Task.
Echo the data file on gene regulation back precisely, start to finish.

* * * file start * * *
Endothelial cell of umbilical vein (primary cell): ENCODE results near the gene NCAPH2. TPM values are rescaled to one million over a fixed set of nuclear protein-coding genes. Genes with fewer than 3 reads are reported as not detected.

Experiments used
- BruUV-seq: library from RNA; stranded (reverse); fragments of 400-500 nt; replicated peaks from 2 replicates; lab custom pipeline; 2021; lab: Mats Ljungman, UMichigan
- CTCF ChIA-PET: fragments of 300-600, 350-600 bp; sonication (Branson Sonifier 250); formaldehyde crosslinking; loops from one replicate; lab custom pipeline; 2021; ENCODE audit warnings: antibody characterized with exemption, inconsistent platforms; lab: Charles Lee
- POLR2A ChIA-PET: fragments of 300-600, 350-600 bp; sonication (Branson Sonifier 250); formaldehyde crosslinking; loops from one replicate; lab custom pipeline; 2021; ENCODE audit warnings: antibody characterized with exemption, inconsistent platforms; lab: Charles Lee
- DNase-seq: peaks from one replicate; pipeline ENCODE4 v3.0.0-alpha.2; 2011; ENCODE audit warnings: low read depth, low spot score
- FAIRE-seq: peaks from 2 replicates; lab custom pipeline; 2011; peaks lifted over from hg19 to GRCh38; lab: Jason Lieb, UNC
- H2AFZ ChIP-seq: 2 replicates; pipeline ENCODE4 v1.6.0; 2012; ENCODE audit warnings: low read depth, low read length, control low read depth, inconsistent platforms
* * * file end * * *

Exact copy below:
Endothelial cell of umbilical vein (primary cell): ENCODE results near the gene NCAPH2. TPM values are rescaled to one million over a fixed set of nuclear protein-coding genes. Genes with fewer than 3 reads are reported as not detected.

Experiments used
- BruUV-seq: library from RNA; stranded (reverse); fragments of 400-500 nt; replicated peaks from 2 replicates; lab custom pipeline; 2021; lab: Mats Ljungman, UMichigan
- CTCF ChIA-PET: fragments of 300-600, 350-600 bp; sonication (Branson Sonifier 250); formaldehyde crosslinking; loops from one replicate; lab custom pipeline; 2021; ENCODE audit warnings: antibody characterized with exemption, inconsistent platforms; lab: Charles Lee
- POLR2A ChIA-PET: fragments of 300-600, 350-600 bp; sonication (Branson Sonifier 250); formaldehyde crosslinking; loops from one replicate; lab custom pipeline; 2021; ENCODE audit warnings: antibody characterized with exemption, inconsistent platforms; lab: Charles Lee
- DNase-seq: peaks from one replicate; pipeline ENCODE4 v3.0.0-alpha.2; 2011; ENCODE audit warnings: low read depth, low spot score
- FAIRE-seq: peaks from 2 replicates; lab custom pipeline; 2011; peaks lifted over from hg19 to GRCh38; lab: Jason Lieb, UNC
- H2AFZ ChIP-seq: 2 replicates; pipeline ENCODE4 v1.6.0; 2012; ENCODE audit warnings: low read depth, low read length, control low read depth, inconsistent platforms